Signs of Home (Photo Essay)

By Shayna Levine-Hefetz

Posted on 11/01/15

This past Shabbat, we, along with Jews all over the world, listened to the story of Avraham and Yitzchak stopping on their way to the Akeida where they could see the Temple Mount (where the Akeida would take place).  What was special about our experience is that we were sitting along their path, a short walk from the exact place they stopped to gaze at the Temple Mount. The theme of this week's Parsha was to open one's eyes to see what Gd has given you. We see this three times in the Parsha - when Avraham sees the angels who come to visit him, when Gd opens Hagar's eyes to see the well and when Avraham looks up to see the ram tangled in the bush that will be the sacrifice he is to give upon the mountain, and whose horn will be used to herald the coming of the Mashiach. We are encouraged to open our eyes and look around - are we where we are meant to be? Are we raising our children in an environment that promotes growth? Are we living each day connecting with Gd, partnering in the perfecting of this world to prepare for our redemption?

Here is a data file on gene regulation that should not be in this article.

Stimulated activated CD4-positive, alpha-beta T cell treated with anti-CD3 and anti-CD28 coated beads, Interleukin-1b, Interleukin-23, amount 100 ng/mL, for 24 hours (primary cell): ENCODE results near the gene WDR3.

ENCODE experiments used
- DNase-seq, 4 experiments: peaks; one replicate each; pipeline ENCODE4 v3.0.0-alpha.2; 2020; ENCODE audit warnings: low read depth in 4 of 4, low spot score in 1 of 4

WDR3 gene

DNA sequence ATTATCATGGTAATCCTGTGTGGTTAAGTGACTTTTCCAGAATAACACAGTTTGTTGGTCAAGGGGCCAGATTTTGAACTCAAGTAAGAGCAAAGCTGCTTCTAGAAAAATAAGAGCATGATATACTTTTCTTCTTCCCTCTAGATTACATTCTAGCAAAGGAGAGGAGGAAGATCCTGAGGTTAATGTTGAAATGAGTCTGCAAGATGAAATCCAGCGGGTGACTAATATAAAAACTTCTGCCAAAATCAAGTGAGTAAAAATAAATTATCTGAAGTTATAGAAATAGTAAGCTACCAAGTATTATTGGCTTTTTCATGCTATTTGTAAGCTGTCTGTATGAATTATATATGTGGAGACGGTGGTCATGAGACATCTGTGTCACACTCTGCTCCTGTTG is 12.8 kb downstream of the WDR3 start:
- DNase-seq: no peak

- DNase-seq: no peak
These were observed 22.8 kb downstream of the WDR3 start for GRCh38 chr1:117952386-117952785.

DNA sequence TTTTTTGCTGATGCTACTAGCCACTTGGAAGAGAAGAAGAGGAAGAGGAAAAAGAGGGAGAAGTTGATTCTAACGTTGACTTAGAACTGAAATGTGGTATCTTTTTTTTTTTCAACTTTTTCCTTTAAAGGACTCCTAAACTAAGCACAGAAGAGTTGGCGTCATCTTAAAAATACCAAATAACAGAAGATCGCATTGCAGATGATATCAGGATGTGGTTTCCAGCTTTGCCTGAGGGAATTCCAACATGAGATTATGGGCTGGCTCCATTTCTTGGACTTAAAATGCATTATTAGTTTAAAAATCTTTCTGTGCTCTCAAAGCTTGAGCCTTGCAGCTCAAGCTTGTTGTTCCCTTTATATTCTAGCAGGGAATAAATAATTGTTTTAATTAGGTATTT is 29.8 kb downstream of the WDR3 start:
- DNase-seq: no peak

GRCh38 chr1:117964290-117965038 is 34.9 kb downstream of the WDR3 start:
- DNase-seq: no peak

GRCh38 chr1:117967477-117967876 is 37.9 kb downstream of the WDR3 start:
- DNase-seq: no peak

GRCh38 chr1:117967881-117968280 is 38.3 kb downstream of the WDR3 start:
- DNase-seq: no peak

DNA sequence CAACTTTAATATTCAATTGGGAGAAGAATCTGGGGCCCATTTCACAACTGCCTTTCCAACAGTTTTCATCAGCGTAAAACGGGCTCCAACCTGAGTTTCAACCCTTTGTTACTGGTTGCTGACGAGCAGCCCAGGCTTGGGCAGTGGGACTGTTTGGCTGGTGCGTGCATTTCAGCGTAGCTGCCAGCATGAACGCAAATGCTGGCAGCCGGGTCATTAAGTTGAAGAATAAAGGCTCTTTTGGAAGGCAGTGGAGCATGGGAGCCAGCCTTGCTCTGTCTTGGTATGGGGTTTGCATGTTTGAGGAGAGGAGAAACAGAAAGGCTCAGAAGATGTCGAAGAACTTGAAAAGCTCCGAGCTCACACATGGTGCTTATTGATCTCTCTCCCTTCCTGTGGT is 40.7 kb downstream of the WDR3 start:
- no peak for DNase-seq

I look around and see so many signs that we are home. It all started with the welcome messages on our food trays on our inspirational Nefesh B'Nefesh Aliyah charter flight, less than 4 months ago. On our way from the airport, we saw something truly unique - signs on tractors in fields which lay fallow which stated "Gam Kan Shomrim Shmitta" - "Here we are also observing the Sabbatical Year." Whether it is the sign at the gas station that we pass every time we drive to and from Yerushalayim that states that the station is closed on Shabbat, or the posting of Asher Yatzer on the bathroom door in the gas station across from the Coca Cola Factory, or the kiosks in the mall that sold Sukkah decorations and plush Torahs, we simply need to open our eyes and we can see that we are finally living where we belong.